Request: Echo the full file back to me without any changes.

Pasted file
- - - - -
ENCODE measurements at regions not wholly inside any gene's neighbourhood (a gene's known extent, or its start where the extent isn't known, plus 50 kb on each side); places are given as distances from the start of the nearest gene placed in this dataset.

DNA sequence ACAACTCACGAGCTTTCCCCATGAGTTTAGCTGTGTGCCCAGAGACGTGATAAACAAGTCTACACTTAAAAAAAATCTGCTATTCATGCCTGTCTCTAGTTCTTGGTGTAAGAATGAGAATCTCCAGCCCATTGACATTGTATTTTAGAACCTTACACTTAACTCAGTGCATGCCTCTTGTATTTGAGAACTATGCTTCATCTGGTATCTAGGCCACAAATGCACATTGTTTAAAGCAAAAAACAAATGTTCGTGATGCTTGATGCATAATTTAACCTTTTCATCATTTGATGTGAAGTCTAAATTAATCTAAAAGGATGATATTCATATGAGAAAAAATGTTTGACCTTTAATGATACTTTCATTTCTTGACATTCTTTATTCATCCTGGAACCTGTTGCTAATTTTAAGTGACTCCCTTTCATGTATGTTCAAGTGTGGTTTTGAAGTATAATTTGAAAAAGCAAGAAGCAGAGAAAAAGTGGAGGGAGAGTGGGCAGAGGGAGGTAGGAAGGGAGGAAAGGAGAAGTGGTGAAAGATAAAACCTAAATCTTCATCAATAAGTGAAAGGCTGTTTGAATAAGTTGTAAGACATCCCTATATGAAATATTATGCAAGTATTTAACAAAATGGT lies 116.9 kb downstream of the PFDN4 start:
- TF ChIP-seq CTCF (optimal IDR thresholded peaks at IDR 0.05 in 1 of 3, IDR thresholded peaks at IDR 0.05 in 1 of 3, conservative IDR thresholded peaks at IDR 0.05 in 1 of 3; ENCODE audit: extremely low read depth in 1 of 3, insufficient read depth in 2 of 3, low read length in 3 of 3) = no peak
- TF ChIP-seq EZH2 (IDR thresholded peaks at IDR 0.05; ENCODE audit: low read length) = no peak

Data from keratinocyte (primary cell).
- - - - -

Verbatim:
ENCODE measurements at regions not wholly inside any gene's neighbourhood (a gene's known extent, or its start where the extent isn't known, plus 50 kb on each side); places are given as distances from the start of the nearest gene placed in this dataset.

DNA sequence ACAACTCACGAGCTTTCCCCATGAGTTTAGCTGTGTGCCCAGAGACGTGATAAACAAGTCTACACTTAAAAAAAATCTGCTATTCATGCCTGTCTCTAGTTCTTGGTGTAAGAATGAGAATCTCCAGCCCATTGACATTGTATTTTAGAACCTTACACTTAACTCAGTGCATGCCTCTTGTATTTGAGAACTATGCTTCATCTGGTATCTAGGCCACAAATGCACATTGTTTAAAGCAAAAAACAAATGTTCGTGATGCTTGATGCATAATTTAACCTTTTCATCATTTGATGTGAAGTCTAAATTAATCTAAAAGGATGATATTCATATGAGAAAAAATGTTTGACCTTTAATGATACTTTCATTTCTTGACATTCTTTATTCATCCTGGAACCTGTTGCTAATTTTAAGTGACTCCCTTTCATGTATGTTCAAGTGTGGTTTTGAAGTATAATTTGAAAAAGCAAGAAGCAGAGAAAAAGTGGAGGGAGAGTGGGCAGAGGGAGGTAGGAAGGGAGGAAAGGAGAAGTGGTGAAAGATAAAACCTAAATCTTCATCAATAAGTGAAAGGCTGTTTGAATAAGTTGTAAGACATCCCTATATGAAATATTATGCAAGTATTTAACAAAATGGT lies 116.9 kb downstream of the PFDN4 start:
- TF ChIP-seq CTCF (optimal IDR thresholded peaks at IDR 0.05 in 1 of 3, IDR thresholded peaks at IDR 0.05 in 1 of 3, conservative IDR thresholded peaks at IDR 0.05 in 1 of 3; ENCODE audit: extremely low read depth in 1 of 3, insufficient read depth in 2 of 3, low read length in 3 of 3) = no peak
- TF ChIP-seq EZH2 (IDR thresholded peaks at IDR 0.05; ENCODE audit: low read length) = no peak

Data from keratinocyte (primary cell).